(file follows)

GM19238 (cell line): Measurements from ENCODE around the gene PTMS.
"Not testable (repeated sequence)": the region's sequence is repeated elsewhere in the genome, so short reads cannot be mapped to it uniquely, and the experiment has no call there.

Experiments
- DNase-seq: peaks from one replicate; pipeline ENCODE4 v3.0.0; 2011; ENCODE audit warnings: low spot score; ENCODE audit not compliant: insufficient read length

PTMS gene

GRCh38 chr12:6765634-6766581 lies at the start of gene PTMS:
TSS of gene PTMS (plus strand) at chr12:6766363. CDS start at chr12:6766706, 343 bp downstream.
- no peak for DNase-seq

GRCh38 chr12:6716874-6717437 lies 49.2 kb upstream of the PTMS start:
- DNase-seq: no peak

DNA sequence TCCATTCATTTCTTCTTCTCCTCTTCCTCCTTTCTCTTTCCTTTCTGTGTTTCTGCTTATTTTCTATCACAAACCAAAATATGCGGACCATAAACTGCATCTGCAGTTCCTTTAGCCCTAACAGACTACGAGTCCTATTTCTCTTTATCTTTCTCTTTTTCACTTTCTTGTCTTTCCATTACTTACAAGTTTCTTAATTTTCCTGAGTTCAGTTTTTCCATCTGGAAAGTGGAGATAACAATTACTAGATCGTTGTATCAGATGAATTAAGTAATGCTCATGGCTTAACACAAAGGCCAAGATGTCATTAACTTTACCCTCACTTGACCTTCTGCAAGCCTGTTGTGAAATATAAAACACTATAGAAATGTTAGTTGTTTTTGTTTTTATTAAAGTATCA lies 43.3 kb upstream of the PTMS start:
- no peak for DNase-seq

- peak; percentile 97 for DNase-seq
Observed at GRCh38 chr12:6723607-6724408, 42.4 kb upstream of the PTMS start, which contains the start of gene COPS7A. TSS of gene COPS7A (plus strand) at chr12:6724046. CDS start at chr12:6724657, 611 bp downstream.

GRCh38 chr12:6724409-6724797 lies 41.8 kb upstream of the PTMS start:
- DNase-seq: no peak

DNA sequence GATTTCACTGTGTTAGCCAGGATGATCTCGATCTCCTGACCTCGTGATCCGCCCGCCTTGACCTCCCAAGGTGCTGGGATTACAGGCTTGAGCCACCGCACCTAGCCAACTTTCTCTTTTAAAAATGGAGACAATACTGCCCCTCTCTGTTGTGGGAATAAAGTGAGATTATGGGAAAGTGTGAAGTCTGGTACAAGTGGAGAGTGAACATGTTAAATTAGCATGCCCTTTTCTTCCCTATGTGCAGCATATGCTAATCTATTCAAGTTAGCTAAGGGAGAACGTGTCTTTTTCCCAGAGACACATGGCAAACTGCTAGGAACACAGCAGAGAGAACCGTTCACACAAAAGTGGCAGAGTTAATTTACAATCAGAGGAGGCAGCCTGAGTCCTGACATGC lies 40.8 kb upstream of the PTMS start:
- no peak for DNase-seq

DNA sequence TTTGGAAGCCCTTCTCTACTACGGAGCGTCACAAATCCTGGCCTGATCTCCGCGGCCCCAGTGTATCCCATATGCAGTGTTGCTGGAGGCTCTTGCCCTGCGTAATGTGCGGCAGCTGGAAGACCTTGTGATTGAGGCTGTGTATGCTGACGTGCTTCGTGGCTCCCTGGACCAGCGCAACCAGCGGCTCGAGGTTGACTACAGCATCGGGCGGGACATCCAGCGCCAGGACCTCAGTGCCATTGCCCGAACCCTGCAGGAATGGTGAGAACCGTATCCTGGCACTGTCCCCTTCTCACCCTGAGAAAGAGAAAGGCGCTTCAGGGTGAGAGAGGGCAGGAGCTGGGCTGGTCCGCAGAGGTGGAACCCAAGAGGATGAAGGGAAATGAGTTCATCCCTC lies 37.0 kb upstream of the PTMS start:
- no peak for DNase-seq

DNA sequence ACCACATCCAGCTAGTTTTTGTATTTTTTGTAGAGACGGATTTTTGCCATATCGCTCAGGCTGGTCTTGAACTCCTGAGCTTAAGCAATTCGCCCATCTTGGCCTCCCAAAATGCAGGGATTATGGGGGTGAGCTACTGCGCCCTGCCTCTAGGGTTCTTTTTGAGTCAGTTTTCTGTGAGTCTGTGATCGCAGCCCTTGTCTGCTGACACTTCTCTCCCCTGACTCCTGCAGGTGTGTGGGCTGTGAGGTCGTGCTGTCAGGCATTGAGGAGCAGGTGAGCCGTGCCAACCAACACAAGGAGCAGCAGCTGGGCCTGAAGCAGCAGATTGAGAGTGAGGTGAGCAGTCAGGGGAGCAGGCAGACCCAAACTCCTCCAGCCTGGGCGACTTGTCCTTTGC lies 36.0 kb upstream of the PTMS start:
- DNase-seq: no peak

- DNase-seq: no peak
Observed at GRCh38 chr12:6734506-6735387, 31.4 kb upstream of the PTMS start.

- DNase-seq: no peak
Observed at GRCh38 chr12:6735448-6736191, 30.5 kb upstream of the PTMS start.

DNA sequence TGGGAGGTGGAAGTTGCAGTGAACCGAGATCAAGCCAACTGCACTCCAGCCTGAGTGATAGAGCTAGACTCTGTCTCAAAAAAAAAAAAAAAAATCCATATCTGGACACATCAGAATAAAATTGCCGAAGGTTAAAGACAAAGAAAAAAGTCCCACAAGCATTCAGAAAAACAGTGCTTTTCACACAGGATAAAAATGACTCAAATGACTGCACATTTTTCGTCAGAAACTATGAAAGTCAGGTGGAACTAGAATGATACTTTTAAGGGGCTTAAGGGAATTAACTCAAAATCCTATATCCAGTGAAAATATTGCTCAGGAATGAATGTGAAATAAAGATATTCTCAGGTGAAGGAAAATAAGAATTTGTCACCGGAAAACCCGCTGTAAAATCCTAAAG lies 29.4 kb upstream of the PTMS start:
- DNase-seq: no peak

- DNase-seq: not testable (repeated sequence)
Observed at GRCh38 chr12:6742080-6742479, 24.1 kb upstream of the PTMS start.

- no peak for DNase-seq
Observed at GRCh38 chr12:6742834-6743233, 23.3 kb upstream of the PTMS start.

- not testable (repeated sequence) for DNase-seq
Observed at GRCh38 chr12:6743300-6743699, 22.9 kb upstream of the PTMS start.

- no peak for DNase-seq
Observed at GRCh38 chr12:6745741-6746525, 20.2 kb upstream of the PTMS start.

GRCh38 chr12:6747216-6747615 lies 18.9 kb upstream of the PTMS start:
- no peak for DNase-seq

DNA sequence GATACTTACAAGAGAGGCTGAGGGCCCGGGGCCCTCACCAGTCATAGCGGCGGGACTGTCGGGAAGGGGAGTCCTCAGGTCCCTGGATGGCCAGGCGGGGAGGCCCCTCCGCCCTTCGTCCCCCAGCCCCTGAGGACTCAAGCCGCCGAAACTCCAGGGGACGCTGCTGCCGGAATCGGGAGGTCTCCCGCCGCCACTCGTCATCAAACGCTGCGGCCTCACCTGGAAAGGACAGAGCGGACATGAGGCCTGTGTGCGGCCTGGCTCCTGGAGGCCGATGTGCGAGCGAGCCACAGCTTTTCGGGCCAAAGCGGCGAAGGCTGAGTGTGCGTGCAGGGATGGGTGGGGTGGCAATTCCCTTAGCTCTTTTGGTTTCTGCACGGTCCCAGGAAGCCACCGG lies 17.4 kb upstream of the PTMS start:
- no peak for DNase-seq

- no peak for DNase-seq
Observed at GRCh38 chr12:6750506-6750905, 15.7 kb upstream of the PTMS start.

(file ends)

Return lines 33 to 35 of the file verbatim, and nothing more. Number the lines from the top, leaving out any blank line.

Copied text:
- not testable (repeated sequence) for DNase-seq
Observed at GRCh38 chr12:6743300-6743699, 22.9 kb upstream of the PTMS start.

- no peak for DNase-seq